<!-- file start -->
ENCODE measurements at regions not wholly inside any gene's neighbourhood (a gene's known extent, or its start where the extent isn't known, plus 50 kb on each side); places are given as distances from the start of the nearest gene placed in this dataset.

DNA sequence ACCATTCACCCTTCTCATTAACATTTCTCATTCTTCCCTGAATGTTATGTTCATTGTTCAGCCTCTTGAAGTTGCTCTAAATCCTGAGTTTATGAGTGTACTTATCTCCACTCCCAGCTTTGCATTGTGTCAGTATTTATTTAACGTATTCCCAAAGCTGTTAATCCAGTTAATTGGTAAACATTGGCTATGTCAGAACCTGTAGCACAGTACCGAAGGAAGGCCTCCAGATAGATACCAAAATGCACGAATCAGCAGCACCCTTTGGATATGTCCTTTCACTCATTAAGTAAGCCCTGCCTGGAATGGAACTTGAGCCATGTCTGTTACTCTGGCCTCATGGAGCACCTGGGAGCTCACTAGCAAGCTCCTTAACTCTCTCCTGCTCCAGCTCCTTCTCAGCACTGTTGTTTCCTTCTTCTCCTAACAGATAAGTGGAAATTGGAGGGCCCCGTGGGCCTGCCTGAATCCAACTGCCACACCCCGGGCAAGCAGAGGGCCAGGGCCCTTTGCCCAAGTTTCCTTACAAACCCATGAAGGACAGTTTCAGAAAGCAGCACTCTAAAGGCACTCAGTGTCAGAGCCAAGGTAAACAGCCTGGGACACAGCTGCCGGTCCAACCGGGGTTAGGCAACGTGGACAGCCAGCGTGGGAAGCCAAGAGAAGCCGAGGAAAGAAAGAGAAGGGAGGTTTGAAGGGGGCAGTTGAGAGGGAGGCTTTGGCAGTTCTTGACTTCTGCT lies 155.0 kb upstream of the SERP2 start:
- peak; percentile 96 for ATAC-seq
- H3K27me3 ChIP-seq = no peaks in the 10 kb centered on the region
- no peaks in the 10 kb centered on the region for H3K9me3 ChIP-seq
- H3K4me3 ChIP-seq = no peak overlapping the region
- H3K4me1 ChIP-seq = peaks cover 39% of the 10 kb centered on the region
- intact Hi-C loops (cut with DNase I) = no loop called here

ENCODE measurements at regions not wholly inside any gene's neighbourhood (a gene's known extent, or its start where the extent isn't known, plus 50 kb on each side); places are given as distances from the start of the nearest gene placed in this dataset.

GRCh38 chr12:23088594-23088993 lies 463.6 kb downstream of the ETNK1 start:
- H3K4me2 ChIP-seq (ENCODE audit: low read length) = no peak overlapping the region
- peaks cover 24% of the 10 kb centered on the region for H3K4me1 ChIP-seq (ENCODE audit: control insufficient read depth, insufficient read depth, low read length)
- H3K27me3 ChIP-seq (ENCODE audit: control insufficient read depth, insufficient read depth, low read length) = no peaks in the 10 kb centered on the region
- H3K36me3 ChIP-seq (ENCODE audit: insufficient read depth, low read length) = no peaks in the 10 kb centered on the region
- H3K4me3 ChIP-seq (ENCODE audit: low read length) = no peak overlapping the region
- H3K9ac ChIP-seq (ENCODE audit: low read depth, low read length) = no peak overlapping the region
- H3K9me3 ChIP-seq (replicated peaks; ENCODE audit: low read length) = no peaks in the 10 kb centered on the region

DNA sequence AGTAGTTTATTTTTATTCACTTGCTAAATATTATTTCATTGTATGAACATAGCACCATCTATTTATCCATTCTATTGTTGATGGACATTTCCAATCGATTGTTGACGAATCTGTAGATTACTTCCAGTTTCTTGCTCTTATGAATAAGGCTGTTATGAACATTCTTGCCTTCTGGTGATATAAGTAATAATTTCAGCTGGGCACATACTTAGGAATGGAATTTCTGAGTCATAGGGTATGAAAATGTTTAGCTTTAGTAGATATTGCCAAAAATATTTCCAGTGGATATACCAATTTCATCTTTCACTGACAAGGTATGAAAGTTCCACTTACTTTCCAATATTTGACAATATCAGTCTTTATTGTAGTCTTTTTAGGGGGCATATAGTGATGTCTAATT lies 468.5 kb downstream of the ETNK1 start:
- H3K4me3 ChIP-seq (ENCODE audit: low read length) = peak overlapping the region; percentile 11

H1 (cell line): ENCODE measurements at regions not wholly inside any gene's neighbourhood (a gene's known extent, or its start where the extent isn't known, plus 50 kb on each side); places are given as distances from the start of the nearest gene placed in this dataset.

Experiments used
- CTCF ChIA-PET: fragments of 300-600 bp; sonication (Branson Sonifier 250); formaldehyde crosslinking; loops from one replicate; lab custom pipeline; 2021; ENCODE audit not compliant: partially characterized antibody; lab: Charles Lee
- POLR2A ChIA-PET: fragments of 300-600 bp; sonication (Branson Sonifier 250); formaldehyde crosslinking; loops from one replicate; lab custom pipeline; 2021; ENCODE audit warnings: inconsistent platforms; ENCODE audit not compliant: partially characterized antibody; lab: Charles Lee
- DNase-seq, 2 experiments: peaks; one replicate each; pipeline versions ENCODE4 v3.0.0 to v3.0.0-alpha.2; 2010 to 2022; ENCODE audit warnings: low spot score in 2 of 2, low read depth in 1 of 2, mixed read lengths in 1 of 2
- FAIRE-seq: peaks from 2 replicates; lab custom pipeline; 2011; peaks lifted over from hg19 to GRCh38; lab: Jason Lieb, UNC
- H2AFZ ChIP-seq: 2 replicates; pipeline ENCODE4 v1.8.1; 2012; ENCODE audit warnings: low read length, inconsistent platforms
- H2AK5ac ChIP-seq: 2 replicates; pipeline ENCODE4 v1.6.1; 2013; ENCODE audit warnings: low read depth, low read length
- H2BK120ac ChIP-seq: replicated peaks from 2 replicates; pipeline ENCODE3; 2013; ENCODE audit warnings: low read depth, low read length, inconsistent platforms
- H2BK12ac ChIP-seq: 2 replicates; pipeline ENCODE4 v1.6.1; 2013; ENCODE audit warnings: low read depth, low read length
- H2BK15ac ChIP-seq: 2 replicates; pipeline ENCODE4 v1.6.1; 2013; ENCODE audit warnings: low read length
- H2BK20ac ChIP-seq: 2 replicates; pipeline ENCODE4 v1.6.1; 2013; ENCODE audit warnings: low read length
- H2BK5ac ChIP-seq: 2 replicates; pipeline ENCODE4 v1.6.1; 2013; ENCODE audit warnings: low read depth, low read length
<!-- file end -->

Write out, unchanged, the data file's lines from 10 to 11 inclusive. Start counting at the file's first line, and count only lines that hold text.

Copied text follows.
GRCh38 chr12:23088594-23088993 lies 463.6 kb downstream of the ETNK1 start:
- H3K4me2 ChIP-seq (ENCODE audit: low read length) = no peak overlapping the region